Since Donald Trump upended everything we thought we knew about politics, hands have been wrung and ink has been spilled about the "post-factual age." How could the candidate with the worst Politifact rating in the 2016 campaign come out on top? How could fake news cause a man to shoot up a pizzeria in a quiet Washington neighborhood? How could the Trump administration claim its new press secretary was using "alternative facts"?
Do facts still matter — and if they don’t, will real journalism stay relevant? Or is the “lamestream” media a relic?
We shouldn’t overreact. Now that President Trump has taken the oath of office and the business of governance has begun, the impact of fake news and “alternative outlets” will be revealed as vastly overblown. “Traditional” media will still control the national conversation. Policymakers will still have to build their days around what the mainstream media reports. The scandals, conflicts and reality checks the mainstream press unearths will dominate the headlines, as they did just before the inauguration. Those of fake news sites will not.
Let’s start with the numbers. Infowars, which received tremendous attention as a haven for conspiracy theories during the campaign, has about 6 million unique monthly visitors. Breitbart had roughly 19 million in October 2016 when interest in the presidential campaign was peaking.
The USA TODAY Network, on the other hand, had more than 122 million unique visitors in November. CNN's monthly average is about 105 million. The Washington Post and The New York Times, meanwhile, rose to about 100 million a piece just before the election. It is hard to deny that mainstream media outlets reach a huge swath of America’s news consumers.
It’s not just the sheer numbers, though — it’s also who reads which outlets. Politico polled congressional staffers and lobbyists on what they read, and the results were no surprise. Among the most read were The Wall Street Journal, The Washington Post, The Hill, Roll Call and, of course, Politico itself. Most congressional offices also read their hometown papers religiously.
People working in Washington’s other policy-making centers — like the Department of Defense or the Department of Education — read large national publications. They also read outlets that focus on their respective industries, such as Defense News and Education Week, and those mainstream trade publications matter. Education Week, for instance, has more than 600,000 unique monthly visitors, and you can bet the people crafting federal regulatory interpretations take their stories seriously.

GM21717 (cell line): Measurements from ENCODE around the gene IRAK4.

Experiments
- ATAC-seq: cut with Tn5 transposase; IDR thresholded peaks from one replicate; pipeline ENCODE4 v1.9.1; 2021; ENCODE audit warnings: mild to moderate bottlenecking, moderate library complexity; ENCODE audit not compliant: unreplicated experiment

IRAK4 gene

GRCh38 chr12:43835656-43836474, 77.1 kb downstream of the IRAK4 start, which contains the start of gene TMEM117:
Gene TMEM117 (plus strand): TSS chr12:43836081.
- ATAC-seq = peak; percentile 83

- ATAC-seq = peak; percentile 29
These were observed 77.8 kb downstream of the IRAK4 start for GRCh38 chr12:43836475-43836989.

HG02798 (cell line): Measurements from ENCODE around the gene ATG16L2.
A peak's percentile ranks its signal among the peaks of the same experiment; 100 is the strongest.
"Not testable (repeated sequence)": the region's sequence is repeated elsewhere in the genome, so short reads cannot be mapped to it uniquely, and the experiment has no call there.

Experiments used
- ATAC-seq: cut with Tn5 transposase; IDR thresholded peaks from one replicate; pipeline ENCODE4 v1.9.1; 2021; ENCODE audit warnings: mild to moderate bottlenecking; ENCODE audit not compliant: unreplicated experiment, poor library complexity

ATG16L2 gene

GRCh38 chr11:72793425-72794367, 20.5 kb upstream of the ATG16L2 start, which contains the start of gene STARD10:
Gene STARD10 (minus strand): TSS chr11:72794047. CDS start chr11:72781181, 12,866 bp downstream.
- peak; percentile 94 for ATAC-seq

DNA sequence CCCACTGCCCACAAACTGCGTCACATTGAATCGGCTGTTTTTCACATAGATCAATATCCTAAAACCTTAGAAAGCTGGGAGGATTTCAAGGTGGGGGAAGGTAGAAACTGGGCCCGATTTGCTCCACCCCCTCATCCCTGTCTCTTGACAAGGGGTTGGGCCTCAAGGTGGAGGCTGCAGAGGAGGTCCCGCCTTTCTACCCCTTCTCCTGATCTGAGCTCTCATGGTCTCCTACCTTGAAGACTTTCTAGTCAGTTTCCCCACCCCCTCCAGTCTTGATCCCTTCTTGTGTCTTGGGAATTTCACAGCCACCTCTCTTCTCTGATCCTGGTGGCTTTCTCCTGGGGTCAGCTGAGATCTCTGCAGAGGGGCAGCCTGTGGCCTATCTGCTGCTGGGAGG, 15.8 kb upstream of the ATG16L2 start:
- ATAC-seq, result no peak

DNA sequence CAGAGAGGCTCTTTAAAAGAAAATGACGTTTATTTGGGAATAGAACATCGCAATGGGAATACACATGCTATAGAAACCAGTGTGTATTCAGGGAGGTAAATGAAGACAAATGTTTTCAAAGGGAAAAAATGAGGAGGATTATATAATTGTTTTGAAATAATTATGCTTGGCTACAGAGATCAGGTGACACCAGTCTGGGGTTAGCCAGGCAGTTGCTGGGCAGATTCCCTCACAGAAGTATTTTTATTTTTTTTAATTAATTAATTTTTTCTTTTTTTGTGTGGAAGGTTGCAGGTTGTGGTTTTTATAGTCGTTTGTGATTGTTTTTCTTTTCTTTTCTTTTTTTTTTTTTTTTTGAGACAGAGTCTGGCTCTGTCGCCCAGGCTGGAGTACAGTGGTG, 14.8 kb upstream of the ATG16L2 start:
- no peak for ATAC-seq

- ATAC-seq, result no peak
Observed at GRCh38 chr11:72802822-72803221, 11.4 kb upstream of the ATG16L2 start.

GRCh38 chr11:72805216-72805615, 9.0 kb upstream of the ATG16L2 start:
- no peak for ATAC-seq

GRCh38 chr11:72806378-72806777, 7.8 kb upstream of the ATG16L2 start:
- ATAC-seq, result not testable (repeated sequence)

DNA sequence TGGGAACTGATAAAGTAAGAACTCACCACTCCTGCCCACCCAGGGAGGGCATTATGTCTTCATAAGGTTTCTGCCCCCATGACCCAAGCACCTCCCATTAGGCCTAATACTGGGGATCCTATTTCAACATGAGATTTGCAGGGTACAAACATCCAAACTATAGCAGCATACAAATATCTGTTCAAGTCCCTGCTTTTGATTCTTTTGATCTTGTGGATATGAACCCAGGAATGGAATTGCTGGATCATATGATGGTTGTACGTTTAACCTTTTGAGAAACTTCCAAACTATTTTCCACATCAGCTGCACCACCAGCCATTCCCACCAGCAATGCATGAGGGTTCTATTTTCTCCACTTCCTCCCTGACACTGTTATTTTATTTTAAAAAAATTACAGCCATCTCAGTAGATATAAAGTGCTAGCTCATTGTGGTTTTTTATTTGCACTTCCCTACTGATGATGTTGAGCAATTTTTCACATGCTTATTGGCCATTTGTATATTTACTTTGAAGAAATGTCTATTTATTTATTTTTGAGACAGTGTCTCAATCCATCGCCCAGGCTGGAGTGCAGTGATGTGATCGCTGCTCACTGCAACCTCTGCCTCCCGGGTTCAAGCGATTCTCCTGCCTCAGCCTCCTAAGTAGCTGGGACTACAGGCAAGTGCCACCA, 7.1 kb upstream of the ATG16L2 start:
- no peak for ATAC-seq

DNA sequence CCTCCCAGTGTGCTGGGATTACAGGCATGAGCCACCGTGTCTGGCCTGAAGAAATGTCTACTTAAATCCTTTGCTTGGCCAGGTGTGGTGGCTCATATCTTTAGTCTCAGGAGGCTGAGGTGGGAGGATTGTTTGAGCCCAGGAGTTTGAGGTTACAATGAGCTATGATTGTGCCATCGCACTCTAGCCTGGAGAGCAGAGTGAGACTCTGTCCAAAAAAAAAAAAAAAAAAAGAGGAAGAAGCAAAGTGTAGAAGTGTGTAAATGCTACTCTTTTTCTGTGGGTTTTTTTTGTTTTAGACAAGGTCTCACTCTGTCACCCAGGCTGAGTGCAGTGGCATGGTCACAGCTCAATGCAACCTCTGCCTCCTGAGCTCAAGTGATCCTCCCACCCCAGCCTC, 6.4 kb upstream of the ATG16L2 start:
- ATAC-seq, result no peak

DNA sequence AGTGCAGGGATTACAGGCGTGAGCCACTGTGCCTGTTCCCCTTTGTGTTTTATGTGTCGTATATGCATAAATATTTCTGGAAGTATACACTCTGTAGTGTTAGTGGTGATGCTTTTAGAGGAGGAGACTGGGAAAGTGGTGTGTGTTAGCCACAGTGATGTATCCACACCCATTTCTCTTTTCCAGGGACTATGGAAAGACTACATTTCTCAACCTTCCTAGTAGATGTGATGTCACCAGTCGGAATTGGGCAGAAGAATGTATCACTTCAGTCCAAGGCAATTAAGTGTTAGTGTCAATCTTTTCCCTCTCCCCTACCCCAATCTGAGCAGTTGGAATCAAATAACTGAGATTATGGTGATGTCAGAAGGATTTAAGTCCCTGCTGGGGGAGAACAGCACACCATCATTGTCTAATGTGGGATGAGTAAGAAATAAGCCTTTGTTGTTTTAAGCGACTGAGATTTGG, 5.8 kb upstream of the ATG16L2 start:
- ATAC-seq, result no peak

As for sites like Infowars, "credible” people cannot cite them and remain credible, at least not with policymakers. Former Georgia congressman Jack Kingston, for instance, tweeted a link to an Infowars story. A reporter from the mainstream The Atlanta Journal-Constitution and conservatives from across the country lambasted him for it, and Kingston deleted the tweet in an hour. If citing an outlet can shame a former member of Congress, let alone a current one, it is fair to say that outlet’s impact on the national policy conversation will be limited at best.
Finally, few things control the national conversation like a scandal, but the scandal must have some grounding in fact in order to matter. Fact-based scandals dominated the conversation around the campaign, whether it was Clinton’s emails or Trump’s “locker room talk” aboard the Access Hollywood bus. That is all the more true while a president is in office. Consider how the Clinton administration’s legislative agenda ground to a halt during the Monica Lewinsky scandal, or how the George W. Bush administration’s political capital evaporated following the botched response to Hurricane Katrina.
The “scandals” unearthed by alternative outlets don’t have the same impact. For instance, when Alex Jones “reported” that Hillary Clinton was a devil worshipper, the Clinton campaign, to put it mildly, did not feel compelled to offer a denial. The next four years will doubtlessly see unreliable news outlets produce hundreds of "scandals," none of which will have much effect on America’s governance.
Yes, people are sharing fake news through Facebook and Twitter. People are increasingly using social media platforms to receive news through a “filter bubble,” where they will only end up reading the news and opinions they already agree with, regardless of whether those “facts” are actually true. In the long run, that will be poisonous to our nation, convincing everyone that their own opinions are infallible and the opposition is at best stupid or at worst evil.
None of that, however, precludes the traditional media from playing a critical role in the governance of the United States. Even in the post-factual age, when fake news proliferates and fringe conspiracies creep into online interactions, the “lamestream” media will still control the national conversation. Facts still matter.